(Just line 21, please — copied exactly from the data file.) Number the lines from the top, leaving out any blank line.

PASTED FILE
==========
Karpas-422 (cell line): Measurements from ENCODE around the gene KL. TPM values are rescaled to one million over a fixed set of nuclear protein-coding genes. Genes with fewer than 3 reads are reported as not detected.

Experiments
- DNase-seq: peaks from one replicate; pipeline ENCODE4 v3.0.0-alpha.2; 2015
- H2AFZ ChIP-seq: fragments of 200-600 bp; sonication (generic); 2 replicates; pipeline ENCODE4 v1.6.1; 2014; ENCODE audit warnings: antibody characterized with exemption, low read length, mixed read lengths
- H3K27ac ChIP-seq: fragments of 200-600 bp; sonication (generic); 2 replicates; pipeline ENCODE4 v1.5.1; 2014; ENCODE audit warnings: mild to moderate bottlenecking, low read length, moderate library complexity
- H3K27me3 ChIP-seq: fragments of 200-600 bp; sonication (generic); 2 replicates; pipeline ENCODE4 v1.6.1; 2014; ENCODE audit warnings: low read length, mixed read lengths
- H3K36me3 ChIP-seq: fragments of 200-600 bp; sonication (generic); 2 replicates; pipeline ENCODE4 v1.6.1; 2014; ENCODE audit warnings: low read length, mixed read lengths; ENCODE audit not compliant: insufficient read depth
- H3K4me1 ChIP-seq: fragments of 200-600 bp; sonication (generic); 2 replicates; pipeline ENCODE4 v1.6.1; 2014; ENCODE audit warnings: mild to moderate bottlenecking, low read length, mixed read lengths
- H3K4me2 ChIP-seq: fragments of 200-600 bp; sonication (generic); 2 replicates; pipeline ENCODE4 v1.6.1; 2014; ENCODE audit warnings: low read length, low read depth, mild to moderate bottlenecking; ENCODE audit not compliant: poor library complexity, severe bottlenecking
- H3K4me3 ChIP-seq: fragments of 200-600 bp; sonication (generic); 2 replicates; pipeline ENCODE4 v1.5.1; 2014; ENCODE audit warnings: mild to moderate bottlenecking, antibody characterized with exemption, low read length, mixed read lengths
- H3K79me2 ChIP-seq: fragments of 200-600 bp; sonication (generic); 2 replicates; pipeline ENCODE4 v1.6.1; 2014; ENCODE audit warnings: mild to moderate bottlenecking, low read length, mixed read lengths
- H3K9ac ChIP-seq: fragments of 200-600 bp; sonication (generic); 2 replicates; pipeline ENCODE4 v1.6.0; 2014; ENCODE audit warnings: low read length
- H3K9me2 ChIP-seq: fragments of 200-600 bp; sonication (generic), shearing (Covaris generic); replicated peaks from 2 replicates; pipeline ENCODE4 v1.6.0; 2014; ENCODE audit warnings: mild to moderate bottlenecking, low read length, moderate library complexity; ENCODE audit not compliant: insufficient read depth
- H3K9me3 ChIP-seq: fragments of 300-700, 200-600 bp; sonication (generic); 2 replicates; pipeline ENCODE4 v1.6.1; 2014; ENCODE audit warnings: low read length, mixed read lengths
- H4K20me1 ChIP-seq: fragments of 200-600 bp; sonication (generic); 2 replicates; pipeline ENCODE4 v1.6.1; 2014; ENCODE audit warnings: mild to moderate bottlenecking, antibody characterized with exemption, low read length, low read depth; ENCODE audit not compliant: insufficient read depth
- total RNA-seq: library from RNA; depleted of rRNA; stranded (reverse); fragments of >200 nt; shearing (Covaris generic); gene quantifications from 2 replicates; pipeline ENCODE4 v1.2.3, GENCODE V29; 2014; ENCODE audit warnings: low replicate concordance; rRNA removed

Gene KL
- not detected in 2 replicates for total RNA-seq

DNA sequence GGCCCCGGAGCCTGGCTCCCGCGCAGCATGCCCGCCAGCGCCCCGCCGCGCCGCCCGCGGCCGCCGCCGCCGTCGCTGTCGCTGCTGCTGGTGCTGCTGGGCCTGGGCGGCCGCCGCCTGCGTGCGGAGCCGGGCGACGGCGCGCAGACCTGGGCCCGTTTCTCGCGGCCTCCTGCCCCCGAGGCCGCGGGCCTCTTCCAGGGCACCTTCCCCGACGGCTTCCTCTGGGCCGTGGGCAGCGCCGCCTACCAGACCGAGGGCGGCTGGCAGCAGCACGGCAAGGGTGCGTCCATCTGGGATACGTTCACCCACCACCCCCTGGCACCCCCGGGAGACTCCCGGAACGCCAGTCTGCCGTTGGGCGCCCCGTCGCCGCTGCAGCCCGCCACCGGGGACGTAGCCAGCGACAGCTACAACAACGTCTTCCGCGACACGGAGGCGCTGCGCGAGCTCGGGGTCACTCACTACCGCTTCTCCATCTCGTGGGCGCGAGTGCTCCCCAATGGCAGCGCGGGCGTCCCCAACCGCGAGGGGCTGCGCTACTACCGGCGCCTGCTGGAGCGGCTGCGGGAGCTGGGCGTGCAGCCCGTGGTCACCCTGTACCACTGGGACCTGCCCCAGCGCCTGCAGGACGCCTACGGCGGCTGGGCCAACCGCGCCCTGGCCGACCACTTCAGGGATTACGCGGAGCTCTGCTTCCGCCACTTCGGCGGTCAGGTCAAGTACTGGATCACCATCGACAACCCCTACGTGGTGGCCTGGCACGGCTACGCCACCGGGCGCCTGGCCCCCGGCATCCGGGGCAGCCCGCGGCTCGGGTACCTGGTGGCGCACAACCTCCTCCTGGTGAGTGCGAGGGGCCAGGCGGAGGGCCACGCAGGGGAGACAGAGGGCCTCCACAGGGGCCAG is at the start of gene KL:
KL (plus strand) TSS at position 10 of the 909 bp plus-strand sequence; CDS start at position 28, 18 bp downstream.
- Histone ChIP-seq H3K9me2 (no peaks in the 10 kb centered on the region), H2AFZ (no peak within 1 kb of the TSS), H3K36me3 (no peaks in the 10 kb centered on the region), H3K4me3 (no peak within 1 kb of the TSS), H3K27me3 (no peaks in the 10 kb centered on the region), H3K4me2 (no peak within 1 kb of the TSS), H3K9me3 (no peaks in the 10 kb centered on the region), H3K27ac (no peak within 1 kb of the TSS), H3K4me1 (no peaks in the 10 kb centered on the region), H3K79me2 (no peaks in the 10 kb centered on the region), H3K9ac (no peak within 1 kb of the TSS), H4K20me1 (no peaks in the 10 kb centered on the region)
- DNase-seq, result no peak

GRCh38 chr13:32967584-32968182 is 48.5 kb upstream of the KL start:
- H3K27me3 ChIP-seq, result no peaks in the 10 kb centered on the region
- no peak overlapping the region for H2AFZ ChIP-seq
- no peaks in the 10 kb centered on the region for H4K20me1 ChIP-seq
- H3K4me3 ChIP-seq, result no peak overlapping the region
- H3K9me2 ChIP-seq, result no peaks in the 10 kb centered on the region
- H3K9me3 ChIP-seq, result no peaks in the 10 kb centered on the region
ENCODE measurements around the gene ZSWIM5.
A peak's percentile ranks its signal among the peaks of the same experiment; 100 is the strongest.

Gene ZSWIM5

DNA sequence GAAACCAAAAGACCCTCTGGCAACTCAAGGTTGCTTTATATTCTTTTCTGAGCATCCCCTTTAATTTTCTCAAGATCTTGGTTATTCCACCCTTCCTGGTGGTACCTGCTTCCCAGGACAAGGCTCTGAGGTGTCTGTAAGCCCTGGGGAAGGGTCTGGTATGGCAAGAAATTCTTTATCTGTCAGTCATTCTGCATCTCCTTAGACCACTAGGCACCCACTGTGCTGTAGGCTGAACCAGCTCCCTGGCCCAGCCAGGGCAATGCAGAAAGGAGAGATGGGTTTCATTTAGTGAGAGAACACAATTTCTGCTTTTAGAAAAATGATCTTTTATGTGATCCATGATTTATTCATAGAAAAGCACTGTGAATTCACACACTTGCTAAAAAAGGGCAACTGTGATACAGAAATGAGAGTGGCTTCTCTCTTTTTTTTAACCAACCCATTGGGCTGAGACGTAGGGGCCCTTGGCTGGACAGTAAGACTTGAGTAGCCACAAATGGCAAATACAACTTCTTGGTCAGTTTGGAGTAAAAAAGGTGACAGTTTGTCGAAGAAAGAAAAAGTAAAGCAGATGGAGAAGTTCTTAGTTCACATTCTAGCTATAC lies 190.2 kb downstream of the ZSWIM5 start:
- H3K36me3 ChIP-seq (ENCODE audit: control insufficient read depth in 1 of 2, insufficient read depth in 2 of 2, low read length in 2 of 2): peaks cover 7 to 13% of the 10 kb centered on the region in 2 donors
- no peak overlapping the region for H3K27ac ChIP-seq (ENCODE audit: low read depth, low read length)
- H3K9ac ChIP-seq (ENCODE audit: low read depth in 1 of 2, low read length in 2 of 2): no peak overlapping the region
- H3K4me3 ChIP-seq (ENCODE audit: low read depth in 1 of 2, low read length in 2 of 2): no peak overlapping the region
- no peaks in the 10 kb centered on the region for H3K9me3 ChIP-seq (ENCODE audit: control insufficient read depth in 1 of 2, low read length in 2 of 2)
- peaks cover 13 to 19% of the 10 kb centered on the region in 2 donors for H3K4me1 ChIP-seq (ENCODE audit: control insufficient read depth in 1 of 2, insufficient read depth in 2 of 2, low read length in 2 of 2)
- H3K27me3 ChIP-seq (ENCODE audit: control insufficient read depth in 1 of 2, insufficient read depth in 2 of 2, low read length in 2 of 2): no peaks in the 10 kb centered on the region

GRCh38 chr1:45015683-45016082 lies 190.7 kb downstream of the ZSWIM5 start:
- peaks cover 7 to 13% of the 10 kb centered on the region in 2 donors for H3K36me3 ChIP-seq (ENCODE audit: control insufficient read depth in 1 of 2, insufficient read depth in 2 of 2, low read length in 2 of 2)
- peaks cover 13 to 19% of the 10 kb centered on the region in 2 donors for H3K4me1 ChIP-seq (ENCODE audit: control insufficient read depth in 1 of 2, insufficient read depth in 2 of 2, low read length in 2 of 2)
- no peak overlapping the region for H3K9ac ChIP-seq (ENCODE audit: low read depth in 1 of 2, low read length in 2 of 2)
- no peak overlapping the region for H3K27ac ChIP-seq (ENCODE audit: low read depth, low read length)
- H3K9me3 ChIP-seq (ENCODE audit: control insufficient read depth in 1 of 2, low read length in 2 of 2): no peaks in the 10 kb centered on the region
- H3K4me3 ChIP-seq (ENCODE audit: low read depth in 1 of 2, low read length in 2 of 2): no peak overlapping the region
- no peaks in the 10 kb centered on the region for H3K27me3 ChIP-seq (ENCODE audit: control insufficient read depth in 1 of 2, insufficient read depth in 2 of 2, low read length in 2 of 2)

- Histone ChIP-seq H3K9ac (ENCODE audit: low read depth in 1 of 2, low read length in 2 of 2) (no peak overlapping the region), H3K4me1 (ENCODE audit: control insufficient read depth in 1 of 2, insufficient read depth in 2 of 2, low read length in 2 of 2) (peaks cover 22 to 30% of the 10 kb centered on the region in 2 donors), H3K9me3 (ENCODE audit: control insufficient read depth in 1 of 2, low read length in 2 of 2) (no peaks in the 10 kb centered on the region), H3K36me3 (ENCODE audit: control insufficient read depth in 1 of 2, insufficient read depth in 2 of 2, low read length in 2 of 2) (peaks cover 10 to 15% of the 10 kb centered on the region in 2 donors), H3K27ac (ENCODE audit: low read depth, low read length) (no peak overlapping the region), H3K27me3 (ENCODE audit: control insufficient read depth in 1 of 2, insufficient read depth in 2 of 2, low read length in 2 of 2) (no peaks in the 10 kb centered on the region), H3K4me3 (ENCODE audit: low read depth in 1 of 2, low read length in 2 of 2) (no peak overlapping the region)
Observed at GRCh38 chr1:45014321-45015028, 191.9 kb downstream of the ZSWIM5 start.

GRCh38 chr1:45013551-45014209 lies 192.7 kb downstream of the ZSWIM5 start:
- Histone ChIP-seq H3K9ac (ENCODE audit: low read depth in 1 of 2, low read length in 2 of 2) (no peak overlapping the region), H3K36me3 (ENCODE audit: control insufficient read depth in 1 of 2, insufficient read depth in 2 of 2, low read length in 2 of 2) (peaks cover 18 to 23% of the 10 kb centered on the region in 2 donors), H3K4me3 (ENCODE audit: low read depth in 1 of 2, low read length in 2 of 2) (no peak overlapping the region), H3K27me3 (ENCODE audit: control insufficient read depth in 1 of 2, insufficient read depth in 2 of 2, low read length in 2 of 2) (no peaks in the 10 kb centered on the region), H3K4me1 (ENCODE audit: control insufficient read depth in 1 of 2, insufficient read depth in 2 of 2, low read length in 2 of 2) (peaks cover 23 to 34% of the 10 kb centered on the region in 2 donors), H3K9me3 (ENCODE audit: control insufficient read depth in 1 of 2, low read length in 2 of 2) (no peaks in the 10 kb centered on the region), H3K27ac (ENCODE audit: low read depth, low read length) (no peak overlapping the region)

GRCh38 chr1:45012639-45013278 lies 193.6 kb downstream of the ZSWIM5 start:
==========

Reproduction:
- Histone ChIP-seq H3K9me2 (no peaks in the 10 kb centered on the region), H2AFZ (no peak within 1 kb of the TSS), H3K36me3 (no peaks in the 10 kb centered on the region), H3K4me3 (no peak within 1 kb of the TSS), H3K27me3 (no peaks in the 10 kb centered on the region), H3K4me2 (no peak within 1 kb of the TSS), H3K9me3 (no peaks in the 10 kb centered on the region), H3K27ac (no peak within 1 kb of the TSS), H3K4me1 (no peaks in the 10 kb centered on the region), H3K79me2 (no peaks in the 10 kb centered on the region), H3K9ac (no peak within 1 kb of the TSS), H4K20me1 (no peaks in the 10 kb centered on the region)